'Family values' and the censorship of Buster the bunny
Unfortunately, newly-appointed Education Secretary Margaret Spellings and the rest of the Bush Administration seem to have missed the memo. They’ve been talking about my family (my mother and her partner have been together for over a decade) for years now, saying my family is not as good as their families are. But in the past few weeks, their attacks have become crueler, more destructive and more targeted at families with two moms instead of one.
Many of you may be familiar with the cartoon character Arthur the Aardvark, who has a friend named Buster the Bunny. On PBS, Buster now has his own show, “Postcards from Buster,” in which he travels all over the United States to visit real children and their families and, in live-action segments, he shows what their lives are like. On his blog, http://pbskids.org/buster, I read about some of the places Buster has been to and the people he’s met, and I was pleased to see that he’s interacted with a Muslim family, a Chinese-American family, a Puerto Rican family, a Mormon family and even an Evangelical Christian family! PBS has certainly been taking its federal mandate to highlight diversity seriously.
The Federal Government, on the other hand, has not been taking its own mandate so seriously. On January 25, Secretary Spellings wrote an open letter to PBS denouncing an upcoming episode of “Postcards” from Buster entitled “Sugartime!,” in which Buster visits Vermont to learn about treats you can make with sap from maple trees. If you guessed it wasn’t the maple syrup that got Spellings’ blood sugar up, you’re absolutely right. In the episode in question, the family Buster visits is headed by two lesbian moms instead of the “traditional” one mom and one dad. (We all know that more than half of all marriages end in divorce, but that’s neither here nor there.) In her letter, Spellings decreed that the episode was unfit for children to watch, that parents shouldn’t have to let their kids be exposed to the “lifestyles” depicted in the episode, and that PBS must not only pull the episode from the air, but also return the federal funding that was used to make it. PBS complied, although it insisted it had reached the decision on its own, before Ms. Spellings’ letter. PBS also refused to distribute the episode to its 349 affiliates. According to The New York Times, 39 of those affiliates have since petitioned and gotten the right to broadcast the episode anyway, stations in places you’d expect-mostly urban, liberal areas.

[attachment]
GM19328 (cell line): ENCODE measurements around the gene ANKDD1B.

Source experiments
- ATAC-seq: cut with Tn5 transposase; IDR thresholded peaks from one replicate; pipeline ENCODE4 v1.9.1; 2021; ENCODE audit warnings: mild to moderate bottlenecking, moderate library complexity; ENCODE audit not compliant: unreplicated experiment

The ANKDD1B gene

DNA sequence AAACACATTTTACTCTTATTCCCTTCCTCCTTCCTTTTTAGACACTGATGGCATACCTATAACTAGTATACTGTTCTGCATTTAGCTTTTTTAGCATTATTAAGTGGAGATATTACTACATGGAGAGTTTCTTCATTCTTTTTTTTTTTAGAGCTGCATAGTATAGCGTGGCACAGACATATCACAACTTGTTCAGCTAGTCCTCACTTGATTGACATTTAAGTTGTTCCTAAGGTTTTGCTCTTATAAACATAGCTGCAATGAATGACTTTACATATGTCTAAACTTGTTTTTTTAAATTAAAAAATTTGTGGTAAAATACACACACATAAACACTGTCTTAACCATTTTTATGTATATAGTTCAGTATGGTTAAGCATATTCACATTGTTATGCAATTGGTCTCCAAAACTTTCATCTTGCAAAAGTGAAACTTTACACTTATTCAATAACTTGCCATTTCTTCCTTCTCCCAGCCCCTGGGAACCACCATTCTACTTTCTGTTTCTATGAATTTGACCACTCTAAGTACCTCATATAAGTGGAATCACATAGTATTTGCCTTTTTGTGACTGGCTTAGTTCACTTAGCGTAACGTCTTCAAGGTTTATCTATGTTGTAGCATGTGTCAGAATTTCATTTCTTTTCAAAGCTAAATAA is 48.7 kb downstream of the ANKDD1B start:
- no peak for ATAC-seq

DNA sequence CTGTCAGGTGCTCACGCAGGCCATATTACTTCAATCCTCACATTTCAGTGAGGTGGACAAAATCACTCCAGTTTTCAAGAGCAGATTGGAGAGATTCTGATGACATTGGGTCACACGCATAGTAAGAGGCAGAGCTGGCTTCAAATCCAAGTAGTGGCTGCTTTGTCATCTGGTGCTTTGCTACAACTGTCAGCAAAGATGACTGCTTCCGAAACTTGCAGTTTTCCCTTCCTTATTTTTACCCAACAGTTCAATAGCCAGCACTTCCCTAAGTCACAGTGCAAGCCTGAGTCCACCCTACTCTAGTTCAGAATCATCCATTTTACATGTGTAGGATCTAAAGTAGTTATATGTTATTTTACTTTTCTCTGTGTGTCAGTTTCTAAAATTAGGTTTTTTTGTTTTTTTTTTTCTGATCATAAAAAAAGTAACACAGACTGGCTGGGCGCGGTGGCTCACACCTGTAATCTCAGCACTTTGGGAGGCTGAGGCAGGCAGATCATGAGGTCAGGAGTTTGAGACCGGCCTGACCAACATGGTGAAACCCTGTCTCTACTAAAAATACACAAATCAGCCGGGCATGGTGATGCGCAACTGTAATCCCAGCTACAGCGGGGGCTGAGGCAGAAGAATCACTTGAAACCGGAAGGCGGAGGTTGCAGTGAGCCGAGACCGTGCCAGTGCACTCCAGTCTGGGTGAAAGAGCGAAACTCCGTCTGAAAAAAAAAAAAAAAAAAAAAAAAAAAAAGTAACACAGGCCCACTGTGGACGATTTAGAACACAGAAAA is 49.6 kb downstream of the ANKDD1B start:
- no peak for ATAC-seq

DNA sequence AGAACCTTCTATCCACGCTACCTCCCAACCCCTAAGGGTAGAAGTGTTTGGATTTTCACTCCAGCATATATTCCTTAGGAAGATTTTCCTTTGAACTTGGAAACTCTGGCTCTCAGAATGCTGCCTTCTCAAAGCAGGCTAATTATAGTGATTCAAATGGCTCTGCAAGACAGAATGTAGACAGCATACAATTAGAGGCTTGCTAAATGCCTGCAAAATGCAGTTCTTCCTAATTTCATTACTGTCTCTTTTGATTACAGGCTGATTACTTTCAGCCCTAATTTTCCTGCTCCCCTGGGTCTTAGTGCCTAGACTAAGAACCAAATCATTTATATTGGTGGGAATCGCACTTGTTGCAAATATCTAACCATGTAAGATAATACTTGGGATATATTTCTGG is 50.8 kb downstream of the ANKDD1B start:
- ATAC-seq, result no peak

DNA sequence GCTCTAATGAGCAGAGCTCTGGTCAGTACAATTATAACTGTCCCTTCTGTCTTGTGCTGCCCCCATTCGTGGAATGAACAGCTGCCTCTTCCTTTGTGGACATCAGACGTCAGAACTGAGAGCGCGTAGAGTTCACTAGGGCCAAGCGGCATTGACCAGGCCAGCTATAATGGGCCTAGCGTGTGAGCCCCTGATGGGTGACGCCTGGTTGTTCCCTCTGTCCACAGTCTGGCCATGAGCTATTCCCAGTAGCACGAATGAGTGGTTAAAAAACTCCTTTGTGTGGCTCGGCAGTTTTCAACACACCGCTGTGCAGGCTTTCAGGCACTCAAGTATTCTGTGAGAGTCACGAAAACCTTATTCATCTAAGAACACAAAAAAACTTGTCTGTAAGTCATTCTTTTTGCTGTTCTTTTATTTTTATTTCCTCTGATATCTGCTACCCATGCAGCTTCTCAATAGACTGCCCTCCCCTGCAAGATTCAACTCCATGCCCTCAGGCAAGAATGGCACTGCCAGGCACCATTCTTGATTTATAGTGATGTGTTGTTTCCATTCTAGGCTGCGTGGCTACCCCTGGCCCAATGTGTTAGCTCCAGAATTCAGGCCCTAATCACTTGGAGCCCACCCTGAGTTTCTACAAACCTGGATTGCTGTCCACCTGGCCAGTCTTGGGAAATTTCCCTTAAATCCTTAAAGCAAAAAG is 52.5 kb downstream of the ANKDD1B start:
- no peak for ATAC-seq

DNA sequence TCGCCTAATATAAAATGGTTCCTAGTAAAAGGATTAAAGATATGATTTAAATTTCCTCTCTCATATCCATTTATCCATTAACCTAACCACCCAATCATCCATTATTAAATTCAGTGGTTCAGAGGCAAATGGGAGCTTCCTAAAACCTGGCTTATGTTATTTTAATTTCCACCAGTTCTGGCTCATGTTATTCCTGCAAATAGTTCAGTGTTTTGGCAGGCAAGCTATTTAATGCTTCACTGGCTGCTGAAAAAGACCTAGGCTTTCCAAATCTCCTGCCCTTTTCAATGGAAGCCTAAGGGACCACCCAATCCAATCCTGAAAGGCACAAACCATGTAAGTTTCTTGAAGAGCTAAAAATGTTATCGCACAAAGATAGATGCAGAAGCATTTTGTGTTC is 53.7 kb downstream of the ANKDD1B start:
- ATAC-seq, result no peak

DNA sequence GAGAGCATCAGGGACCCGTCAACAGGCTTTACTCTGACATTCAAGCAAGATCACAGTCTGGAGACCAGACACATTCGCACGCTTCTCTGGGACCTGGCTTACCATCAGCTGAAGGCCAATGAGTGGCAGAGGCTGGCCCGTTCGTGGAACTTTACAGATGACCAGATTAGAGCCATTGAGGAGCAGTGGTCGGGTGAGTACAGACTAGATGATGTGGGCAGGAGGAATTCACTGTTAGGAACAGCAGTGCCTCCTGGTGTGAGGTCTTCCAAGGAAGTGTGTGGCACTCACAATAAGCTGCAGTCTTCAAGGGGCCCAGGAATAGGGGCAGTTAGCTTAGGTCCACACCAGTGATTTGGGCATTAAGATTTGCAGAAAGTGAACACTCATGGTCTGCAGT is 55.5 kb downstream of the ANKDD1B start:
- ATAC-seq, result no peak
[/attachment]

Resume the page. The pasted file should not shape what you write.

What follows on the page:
Fanatical homophobia is truly out of the closet now. Because of Spellings’ rude and inappropriate letter, children of gay families will be ridiculed more than ever before; Spellings just can’t seem to stop talking smack about their families. What is a teacher supposed to say to the school bully on the playground who picks on the kid with two moms when the Secretary of Education is doing the same thing on CNN? How can groups and governments that claim to be “pro-family” so blatantly say that a family with two loving, committed parents is bad for children? And, as New York Times columnist Frank Rich pointed out in his column last Sunday, if kids shouldn’t be shown footage of lesbian partners, the Republican Party should not have allowed television stations to broadcast campaign events at which Mary Cheney and her partner were present. After all, some parents wouldn’t want their children exposed to that kind of lifestyle.
However, even if you agree with Ms. Spellings’ deluded assessment of this particular issue, there’s a larger problem at stake here. PBS is a publicly-owned broadcasting station funded by public tax dollars and private donations. Do we really want members of the federal government telling our nation’s public television station what it can and cannot broadcast, what it can and cannot use its federal funding to create? Isn’t such an act clearly disregarding the spirit of-oh, I don’t know-the First Amendment? Thank goodness most stations don’t have to live in fear of losing their federal funding, or we could kiss “Will and Grace,” “Six Feet Under,” “Queer as Folk,” “The L Word,” “Queer Eye for the Straight Guy” and dozens of other shows good-bye.
For an administration that claims to be in favor of personal rights and freedoms, it sure doesn’t seem to trust parents to be responsible for what they allow their children to watch on TV. When President Bush was asked about the Buster controversy in an interview on CSPAN, he replied, “They put an ‘off’ button on the TV for a reason. Turn it off.” But the real point is this: More than not trusting individuals to monitor their children’s TV-watching, this government doesn’t trust individuals to make their own choices on how to raise their families. Instead, my government trash-talks my family every day. My government ensures that my sister will be made fun of on the playground every day. My government chips away at my family’s rights, and, collectively, all of our rights, little by little, every day. And until we stand up and say “no,” it is only going to get worse.
Stayman-London can be reached [email protected]